The ideal of mental development is not as elitist as it may it sound. Indeed it is not elitist at all, although its liberal version originated among elite Bostonians. Their development of a culture of lived virtue based on the principle of moral agency provided a major feeder for the modern notion of a universal human equality compatible with human diversity, the pluralism essential to modern liberalism. That knot of refined diners among whom the father of Ralph Waldo Emerson practiced temperance did not know they were paving the way for an egalitarian doctrine of universal human value, but as soon as they declared that the most important thing about a man was the way he used his mind, they opened the theoretical door for men and women of all classes and colors to pursue their most complete mental development as the most important aspect of their religious path, and therefore the most important contribution they could make to the good of society. By any demographic measure, whether race, class, gender, ethnicity, religious affiliation, or public sexual orientation, the early intellectual fellowships of the Boston liberals were strikingly homogeneous. But from the perspective of the liberals themselves—blind as they were, at the time, to the impact of socioeconomics on status and access—their fellowships were beautifully diverse because liberals varied so much in opinion, taste, and experience, and they bounced these differences off one another so productively.
The goal of mental independence, in which the moral agent resists the way of the herd and speaks freely with candor and humility, encouraged every individual to find and develop her or his own inner voice of the divine to join the human chorus for the sake of the common good. Liberals valued individuality, not individualism, and the reason they came out against slavery and for women’s rights was because slavery and patriarchy prohibited self- culture. Later liberals found that unregulated capitalism did too. Meanwhile, their reading lists quickly grew to include continental Europeans and more—taking in Muslim, Persian, Hindu, Buddhist, and Confucian texts—while their correspondents and travel ranged beyond Western Europe around the globe. As their canon expanded over the nineteenth century, the small elite of Boston liberals steadily extended their circles outward from the Northeast across the American West to include women, Jews, immigrants, workers, Native Americans, and former slaves and their descendants in a vast network of liberal intellectual culture lived through educational institutions, sermons and addresses, books and periodicals, friendships, fellowships, associations, and reform movements.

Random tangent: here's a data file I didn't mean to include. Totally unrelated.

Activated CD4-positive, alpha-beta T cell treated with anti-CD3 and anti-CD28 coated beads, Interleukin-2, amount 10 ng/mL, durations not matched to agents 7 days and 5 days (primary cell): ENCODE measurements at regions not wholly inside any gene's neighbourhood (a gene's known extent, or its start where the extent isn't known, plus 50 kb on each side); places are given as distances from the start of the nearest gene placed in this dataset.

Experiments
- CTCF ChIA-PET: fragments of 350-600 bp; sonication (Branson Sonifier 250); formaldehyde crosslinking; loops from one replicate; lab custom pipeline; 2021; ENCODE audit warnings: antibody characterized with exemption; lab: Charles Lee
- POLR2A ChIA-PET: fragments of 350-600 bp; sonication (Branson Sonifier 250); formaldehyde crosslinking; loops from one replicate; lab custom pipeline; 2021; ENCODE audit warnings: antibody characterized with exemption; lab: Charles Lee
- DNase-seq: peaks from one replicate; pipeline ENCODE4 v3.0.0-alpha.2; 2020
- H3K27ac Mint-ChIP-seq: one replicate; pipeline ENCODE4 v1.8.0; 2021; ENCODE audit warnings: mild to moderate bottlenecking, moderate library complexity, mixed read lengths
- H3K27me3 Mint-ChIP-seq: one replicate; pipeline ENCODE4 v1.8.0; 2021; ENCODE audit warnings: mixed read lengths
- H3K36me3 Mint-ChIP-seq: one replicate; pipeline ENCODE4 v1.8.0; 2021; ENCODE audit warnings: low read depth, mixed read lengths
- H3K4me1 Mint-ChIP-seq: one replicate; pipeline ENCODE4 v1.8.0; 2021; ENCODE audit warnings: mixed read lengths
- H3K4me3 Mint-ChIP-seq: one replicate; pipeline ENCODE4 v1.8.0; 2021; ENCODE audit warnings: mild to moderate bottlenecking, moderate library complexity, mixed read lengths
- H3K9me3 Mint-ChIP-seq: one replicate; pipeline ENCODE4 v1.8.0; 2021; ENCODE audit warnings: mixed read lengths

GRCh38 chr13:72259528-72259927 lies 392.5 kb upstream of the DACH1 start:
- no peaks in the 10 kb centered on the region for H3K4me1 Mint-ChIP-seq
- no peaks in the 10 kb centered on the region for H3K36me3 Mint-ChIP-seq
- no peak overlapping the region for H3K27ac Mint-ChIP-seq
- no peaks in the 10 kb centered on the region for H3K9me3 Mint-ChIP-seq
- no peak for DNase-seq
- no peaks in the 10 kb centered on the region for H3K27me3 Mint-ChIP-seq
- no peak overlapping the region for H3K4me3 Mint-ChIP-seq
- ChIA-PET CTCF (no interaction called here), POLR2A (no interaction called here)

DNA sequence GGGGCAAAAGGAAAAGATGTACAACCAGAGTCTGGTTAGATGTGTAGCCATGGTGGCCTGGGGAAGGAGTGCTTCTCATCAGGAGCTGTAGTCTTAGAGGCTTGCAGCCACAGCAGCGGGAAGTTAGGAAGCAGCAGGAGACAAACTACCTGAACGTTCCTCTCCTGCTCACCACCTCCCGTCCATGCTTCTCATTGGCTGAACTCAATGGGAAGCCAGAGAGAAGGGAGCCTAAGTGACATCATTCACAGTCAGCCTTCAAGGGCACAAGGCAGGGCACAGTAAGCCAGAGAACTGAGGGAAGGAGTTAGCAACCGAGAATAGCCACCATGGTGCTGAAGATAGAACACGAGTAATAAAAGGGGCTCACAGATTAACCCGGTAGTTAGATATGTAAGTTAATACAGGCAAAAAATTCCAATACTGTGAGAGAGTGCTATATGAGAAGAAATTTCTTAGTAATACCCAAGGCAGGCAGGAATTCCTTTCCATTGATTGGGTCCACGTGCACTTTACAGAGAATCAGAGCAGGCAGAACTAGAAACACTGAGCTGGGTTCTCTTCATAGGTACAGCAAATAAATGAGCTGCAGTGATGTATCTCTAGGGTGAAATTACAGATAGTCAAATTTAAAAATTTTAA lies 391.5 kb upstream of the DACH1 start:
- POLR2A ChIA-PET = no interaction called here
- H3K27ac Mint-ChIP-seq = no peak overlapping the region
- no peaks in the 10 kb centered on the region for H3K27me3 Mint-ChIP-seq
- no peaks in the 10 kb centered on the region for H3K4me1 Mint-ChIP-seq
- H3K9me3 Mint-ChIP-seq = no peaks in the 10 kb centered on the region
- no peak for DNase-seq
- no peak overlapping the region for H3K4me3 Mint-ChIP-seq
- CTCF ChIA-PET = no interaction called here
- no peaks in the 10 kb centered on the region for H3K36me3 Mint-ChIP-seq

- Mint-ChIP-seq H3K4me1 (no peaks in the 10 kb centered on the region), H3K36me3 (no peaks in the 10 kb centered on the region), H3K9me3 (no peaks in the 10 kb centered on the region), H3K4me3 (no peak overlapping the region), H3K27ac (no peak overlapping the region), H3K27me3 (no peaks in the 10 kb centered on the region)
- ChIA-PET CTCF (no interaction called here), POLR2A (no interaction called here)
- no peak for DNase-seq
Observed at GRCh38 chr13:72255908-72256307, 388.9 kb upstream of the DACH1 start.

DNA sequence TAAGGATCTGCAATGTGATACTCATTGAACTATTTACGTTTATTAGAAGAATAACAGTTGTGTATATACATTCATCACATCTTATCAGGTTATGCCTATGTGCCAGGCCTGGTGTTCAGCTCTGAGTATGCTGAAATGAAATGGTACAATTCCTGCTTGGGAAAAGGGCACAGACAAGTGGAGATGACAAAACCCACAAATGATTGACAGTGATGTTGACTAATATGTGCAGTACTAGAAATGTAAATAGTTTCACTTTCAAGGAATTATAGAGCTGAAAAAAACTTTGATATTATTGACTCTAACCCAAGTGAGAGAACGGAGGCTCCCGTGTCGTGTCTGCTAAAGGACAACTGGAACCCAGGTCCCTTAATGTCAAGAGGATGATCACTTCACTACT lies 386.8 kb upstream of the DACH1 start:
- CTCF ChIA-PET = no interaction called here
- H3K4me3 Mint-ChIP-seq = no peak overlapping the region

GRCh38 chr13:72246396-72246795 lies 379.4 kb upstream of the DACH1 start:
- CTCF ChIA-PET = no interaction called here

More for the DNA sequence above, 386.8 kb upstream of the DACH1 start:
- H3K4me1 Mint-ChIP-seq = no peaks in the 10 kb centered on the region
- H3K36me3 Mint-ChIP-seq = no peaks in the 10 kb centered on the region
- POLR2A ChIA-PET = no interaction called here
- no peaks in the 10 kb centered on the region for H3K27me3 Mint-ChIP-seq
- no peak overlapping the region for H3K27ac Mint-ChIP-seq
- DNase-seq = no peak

It took about a hundred years, but by practicing an ethic of inclusivity and integrity, liberals developed some of the most diverse communities of discourse by any measure ever found in human history up to that point. They also helped make possible both the more diverse fellowships that followed them—the United Nations, for example— and the more specialized, such as the National Association for the Advancement of Colored People. The diversity of the liberal fellowships did not correspond in representative percentages to the demographic diversity of American society by the turn of the twentieth century, nor indeed to the diversity of human society.
Long after they had theoretically breached the barriers of prejudice and discrimination, most liberal fellowships remained disproportionately Anglo-Protestant and middle class. Such fellowships reflected the long leadership of the liberal movement and the accumulation of liberal privilege, while also including delegates from America’s many internal constituencies. The liberal fellowships produced a religion of democracy that fed into both American civil religion and international human rights.
From The Religion of Democracy: Seven Liberals and the American Moral Tradition by Amy Kittelstrom, published on April 21, 2015 by Penguin Press, an imprint of Penguin Publishing Group, a division of Penguin Random House LLC. Copyright © Amy Kittelstrom, 2015.